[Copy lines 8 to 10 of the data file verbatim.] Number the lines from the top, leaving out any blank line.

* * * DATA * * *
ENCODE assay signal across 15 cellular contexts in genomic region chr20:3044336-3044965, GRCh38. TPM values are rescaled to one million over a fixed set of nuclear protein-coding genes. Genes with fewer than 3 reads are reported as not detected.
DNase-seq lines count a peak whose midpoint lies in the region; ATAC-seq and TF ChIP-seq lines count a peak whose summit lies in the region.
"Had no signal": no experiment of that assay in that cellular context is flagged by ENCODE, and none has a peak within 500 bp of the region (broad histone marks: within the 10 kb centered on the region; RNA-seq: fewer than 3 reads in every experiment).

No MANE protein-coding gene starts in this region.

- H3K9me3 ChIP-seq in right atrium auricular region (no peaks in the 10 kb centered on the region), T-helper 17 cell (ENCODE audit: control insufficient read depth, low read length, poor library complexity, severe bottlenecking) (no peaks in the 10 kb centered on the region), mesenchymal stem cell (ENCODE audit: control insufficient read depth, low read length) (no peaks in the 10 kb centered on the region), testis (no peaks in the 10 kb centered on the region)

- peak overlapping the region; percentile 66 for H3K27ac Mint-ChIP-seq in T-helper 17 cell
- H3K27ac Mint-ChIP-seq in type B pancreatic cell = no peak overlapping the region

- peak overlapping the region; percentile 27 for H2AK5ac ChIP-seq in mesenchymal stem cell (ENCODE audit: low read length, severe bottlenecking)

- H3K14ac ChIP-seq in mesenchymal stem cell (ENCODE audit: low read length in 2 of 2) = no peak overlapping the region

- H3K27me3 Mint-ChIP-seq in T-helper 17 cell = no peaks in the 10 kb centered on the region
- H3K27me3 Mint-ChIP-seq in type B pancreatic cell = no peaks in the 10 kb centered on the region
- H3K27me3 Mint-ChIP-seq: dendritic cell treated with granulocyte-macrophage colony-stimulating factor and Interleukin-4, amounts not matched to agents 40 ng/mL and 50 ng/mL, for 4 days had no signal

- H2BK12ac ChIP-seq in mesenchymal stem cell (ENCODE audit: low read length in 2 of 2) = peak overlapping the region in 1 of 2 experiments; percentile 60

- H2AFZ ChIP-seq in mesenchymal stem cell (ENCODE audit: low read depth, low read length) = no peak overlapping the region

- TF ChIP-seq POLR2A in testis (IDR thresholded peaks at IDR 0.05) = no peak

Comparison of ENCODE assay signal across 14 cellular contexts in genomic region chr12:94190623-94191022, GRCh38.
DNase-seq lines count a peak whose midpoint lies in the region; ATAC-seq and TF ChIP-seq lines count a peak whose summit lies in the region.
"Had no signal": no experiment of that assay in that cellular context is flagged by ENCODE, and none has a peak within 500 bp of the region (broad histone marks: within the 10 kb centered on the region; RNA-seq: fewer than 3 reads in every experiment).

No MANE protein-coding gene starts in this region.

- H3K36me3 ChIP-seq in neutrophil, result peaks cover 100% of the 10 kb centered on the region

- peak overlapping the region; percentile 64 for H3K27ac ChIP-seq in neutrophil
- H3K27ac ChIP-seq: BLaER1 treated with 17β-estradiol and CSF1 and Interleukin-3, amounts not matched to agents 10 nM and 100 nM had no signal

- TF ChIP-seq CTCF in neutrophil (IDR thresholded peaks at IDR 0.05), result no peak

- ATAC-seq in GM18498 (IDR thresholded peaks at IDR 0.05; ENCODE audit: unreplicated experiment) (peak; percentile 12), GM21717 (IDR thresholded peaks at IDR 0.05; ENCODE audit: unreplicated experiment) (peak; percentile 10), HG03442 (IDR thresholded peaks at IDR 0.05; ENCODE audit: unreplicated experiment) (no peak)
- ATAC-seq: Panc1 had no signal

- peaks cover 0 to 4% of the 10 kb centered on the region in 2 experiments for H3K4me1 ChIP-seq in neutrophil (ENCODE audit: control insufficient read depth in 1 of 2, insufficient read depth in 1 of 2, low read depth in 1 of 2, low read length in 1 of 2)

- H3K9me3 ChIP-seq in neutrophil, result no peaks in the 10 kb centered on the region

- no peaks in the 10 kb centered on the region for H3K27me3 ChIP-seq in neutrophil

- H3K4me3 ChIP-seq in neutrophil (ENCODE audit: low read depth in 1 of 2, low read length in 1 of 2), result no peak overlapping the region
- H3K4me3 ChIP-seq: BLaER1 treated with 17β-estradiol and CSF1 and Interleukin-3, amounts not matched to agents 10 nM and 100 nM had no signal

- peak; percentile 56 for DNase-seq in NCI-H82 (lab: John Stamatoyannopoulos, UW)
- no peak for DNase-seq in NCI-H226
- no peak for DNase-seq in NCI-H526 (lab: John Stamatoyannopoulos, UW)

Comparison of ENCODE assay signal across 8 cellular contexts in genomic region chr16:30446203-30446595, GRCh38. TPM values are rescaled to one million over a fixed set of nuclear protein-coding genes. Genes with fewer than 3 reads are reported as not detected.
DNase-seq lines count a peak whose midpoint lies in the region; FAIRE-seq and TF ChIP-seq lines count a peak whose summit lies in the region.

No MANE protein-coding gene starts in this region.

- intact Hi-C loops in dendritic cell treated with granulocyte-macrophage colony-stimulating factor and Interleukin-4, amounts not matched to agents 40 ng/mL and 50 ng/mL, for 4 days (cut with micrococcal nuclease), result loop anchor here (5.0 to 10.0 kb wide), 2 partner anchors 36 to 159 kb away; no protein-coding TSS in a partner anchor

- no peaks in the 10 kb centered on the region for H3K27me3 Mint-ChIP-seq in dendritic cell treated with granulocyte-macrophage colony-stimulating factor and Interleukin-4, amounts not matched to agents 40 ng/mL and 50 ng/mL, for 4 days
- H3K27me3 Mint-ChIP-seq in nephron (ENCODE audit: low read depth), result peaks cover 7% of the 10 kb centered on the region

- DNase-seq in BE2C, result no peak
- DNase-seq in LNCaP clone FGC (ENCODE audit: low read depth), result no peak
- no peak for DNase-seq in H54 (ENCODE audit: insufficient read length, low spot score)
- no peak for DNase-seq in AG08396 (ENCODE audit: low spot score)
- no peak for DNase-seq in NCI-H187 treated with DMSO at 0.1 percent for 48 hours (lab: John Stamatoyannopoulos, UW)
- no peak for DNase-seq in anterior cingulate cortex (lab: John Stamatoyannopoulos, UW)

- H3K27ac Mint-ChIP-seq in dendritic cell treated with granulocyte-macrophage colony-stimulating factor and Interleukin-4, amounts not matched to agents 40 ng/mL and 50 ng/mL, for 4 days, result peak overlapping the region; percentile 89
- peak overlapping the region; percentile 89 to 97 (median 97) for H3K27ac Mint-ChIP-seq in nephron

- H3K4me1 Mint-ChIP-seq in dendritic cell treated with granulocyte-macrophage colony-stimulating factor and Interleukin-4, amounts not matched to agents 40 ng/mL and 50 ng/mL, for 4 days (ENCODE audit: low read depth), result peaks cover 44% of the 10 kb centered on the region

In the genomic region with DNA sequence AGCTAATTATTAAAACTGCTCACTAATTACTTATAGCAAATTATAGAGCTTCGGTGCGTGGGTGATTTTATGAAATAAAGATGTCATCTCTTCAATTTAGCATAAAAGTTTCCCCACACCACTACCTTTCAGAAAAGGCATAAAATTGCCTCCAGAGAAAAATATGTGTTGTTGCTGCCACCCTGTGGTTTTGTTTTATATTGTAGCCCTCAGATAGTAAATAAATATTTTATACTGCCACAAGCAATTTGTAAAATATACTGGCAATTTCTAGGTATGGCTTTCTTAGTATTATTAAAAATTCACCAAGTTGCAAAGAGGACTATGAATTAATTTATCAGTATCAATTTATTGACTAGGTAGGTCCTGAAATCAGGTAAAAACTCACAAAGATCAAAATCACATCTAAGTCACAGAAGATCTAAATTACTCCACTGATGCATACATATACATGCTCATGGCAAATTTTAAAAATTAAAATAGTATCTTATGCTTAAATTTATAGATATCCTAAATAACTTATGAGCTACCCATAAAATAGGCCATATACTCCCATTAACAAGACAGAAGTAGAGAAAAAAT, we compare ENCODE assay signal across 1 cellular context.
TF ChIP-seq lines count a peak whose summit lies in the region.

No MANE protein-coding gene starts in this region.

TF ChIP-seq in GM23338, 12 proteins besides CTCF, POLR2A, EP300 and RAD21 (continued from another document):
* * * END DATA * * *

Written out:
- peak overlapping the region; percentile 27 for H2AK5ac ChIP-seq in mesenchymal stem cell (ENCODE audit: low read length, severe bottlenecking)

- H3K14ac ChIP-seq in mesenchymal stem cell (ENCODE audit: low read length in 2 of 2) = no peak overlapping the region

- H3K27me3 Mint-ChIP-seq in T-helper 17 cell = no peaks in the 10 kb centered on the region